The New Portland Kid on the Programming Block: Cary Clarke

Nice ta meetcha. My name, as you might have gathered, is Cary Clarke and this, as you might also have gathered, is me introducing myself as the bouncing baby boy (read: caffeine-addled 29-year-old intern) of the programming team here at Folklife. In addition to being new to Folklife, I am also new to Seattle, having moved here only three short, windswept months ago from our sister city to the south — yes, I speak of the lovely, little, delightfully weird burg of Portland, Oregon.

Portlandia

As you may have heard from a bunch of fancy-pants news sources in recent years (when they weren’t busy buzzing about food cart culture), Portland, Oregon is widely regarded as home to one of the most exciting music communities in the country. While that reputation outside of Portland has largely revolved around the presence of a handful of (admittedly great) high-profile bands and musicians like The Decemberists and The Shins, in my seven years in the city I had the pleasure of plumbing the lesser-known depths and mapping the more outre expanses of Portland’s sonic geography in the way only a local can. And though I am excited by the prospect of getting to know Seattle and its sounds, I remain a proudly unreformed booster of Portland music. So expect to hear more from me about the guitar-pickers, laptop experimentalists, string-bowers, emcees and reed-blowers of Stumptown as we turn the pages of our calendars to 2010.

Potato Champion Fry Cart (Best Poutine Any Side of the Mississippi) / (Photo from the Oregonian)

As to how my love affair with Portland music began, I moved there in 2002 out of college to play in a band called At Dusk with two friends from middle school. Coming to know it as a musician and fan, I became steadily more involved and invested in the local arts community and went on to co-found an all-volunteer non-profit organization in 2004 called PDX Pop Now! dedicated to expanding interest and participation in Portland music. Every year since then, PDX Pop Now! has put on a three-day, free, all-ages, multi-genre festival of Portland music (sound familiar?) as well as a companion double-disc compilation album. We also developed an outreach program that carried the banner of youth access to music, putting on educational events and concerts in public schools and at City Hall, as well as leading a successful statewide campaign to revise Oregon Liquor Control Commission rules so as to make more performing arts events open to people under 21.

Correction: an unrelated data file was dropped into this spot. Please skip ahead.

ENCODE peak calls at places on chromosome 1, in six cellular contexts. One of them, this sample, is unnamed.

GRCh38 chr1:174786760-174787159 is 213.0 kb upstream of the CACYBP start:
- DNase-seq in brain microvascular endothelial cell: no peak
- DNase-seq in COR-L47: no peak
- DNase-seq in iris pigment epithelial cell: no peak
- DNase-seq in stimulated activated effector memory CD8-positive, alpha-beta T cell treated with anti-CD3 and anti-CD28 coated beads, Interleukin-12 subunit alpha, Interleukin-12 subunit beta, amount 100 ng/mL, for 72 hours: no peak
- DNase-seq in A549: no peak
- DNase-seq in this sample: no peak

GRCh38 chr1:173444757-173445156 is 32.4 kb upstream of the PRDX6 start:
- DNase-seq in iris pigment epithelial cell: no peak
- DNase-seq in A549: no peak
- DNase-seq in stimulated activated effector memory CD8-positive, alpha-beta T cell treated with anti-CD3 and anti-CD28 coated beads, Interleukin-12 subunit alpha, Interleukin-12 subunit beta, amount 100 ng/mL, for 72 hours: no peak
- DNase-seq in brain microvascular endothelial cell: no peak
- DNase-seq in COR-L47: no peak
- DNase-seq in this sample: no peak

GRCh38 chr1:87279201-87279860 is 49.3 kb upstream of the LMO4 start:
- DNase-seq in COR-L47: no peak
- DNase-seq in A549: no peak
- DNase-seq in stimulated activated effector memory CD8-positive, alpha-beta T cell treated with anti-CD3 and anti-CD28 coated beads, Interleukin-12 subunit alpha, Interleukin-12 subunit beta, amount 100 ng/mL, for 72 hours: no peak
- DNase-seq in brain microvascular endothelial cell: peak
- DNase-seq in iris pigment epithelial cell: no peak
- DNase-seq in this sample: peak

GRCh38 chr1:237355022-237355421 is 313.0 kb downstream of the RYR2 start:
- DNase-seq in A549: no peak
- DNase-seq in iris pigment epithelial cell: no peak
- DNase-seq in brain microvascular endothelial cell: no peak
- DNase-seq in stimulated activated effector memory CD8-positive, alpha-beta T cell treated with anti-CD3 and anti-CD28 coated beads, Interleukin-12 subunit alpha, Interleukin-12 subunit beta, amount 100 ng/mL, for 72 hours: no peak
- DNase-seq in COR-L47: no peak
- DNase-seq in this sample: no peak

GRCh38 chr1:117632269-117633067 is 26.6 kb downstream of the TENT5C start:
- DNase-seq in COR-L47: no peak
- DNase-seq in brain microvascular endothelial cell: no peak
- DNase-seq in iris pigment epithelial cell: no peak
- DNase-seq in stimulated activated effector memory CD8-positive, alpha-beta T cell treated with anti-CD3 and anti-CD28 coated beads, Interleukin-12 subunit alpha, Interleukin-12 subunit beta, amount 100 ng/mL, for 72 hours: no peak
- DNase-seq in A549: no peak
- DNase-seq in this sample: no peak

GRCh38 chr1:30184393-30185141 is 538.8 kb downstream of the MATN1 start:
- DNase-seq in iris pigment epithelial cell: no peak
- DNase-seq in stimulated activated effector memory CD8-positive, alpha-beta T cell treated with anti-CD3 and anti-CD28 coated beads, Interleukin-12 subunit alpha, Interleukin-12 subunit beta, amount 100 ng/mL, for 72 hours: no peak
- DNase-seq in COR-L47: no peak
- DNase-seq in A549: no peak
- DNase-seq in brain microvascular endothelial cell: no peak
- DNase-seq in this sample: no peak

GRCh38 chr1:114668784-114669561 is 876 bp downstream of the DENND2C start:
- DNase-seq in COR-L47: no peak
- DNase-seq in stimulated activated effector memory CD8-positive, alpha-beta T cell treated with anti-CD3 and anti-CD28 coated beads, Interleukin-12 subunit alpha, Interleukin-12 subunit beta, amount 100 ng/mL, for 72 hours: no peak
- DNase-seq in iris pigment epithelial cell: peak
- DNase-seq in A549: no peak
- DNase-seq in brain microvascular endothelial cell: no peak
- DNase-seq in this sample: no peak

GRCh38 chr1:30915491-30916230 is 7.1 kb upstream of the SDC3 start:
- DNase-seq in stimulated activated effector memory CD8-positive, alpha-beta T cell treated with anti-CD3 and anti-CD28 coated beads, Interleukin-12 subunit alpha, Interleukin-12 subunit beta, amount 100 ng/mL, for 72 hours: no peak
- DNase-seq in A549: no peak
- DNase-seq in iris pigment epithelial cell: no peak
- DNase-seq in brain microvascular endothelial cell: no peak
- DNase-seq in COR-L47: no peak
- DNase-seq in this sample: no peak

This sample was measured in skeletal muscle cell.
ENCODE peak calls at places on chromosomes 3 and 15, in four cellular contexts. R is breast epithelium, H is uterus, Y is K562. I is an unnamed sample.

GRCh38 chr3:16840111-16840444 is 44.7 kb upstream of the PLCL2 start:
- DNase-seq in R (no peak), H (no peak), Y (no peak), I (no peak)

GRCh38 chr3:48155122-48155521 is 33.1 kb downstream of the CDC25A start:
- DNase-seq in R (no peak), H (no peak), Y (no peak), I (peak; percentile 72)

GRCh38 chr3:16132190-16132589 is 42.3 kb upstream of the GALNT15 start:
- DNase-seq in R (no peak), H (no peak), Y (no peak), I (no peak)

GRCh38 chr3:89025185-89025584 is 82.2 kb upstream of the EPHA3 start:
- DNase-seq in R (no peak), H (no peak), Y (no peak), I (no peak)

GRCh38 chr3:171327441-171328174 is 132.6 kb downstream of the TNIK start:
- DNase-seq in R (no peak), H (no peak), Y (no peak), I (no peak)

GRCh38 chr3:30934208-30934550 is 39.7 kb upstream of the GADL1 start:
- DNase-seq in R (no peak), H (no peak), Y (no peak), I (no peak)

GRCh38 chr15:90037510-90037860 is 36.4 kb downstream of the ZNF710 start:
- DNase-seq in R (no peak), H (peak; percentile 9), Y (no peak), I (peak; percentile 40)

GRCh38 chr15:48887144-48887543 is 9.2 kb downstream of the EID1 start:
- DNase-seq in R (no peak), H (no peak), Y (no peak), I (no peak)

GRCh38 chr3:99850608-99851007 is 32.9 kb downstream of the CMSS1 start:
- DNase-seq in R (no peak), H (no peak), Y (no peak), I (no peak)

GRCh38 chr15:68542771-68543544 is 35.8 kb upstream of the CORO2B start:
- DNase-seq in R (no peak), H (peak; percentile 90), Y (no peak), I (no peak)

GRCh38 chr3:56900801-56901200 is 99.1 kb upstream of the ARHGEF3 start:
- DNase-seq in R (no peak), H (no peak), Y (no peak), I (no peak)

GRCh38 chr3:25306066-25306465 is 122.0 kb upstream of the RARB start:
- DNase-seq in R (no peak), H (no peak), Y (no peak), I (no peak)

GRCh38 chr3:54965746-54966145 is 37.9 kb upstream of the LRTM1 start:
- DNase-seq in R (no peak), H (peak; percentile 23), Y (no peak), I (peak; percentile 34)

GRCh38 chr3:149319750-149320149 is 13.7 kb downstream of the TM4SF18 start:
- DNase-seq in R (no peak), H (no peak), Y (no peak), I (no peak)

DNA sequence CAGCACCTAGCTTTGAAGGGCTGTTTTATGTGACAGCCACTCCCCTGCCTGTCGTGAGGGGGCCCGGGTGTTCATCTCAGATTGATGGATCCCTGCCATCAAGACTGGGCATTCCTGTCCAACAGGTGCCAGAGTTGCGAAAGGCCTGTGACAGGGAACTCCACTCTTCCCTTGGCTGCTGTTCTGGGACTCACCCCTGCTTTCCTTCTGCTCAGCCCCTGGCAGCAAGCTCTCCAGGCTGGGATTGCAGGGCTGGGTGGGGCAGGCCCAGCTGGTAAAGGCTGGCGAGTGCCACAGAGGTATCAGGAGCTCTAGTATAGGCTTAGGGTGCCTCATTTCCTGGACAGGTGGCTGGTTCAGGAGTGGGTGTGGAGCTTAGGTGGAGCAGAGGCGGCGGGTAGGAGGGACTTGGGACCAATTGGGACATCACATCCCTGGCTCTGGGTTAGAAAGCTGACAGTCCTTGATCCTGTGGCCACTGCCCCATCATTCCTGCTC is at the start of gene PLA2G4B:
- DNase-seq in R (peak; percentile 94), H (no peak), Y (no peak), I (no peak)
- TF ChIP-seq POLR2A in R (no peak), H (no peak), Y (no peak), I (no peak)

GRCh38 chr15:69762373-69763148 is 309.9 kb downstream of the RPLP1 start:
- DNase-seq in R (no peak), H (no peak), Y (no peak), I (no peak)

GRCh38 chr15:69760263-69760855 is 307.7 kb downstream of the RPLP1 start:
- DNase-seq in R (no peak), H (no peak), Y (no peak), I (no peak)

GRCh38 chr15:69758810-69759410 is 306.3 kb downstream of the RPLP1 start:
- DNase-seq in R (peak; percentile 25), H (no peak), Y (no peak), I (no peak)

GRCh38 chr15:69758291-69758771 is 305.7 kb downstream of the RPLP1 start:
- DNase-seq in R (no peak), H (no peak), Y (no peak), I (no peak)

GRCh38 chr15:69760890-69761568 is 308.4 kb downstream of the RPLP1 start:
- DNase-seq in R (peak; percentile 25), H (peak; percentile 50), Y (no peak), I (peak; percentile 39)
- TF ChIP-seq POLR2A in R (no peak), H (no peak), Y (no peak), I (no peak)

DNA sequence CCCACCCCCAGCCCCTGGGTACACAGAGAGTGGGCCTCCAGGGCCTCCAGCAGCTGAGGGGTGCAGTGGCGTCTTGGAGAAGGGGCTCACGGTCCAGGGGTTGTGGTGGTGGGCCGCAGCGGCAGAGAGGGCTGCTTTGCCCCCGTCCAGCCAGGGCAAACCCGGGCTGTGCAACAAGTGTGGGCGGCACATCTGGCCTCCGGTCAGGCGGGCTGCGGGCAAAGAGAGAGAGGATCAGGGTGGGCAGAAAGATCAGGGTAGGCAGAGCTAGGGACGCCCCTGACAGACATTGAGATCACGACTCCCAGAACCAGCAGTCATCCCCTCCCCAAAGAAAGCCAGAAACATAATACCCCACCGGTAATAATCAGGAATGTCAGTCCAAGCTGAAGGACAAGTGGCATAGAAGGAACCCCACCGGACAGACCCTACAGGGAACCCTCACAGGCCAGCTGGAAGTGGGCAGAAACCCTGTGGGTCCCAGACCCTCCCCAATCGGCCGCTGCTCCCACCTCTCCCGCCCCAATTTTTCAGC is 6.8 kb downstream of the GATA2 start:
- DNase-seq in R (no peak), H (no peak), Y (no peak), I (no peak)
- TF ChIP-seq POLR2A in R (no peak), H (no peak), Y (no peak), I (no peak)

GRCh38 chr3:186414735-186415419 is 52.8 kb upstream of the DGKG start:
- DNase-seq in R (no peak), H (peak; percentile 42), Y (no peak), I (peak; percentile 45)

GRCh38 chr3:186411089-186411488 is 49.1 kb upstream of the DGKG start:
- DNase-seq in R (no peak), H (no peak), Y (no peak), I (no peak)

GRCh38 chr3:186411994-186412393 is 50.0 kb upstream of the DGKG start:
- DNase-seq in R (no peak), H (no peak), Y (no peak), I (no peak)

Jeffrey Jerusalem at PDX Pop Now! 2009 Festival (photo by Ben Johnson)

In the unlikely event that my posts here at Folklife leave you oddly thirsting to know more of my thoughts on Portland music, you can find them on a biweekly basis in the column “Our Town Could Be Your Life” which I have used — hopefully as more of an insistent-enthusiastic-nephew cardboard box than a bully pulpit — since 2007 to champion local musicians.

Fittingly, introductions made, I will leave you now with a song. I haven’t thought it out completely, but this here track’s a strong contender for my favorite of the past decade. It’s by Portland’s (surprise!) circuit-bending, Appalachian noise-folk visionary Brian Mumford, otherwise known as Dragging an Ox through Water (an act I’ve written about a few times before). The song’s called “Aces.” Check it:

You can order Dragging an Ox through Water releases on vinyl and CD through his website.

Dragging an Ox through Water at PDX Pop Now! 2008 (photo by Greg Borenstein)

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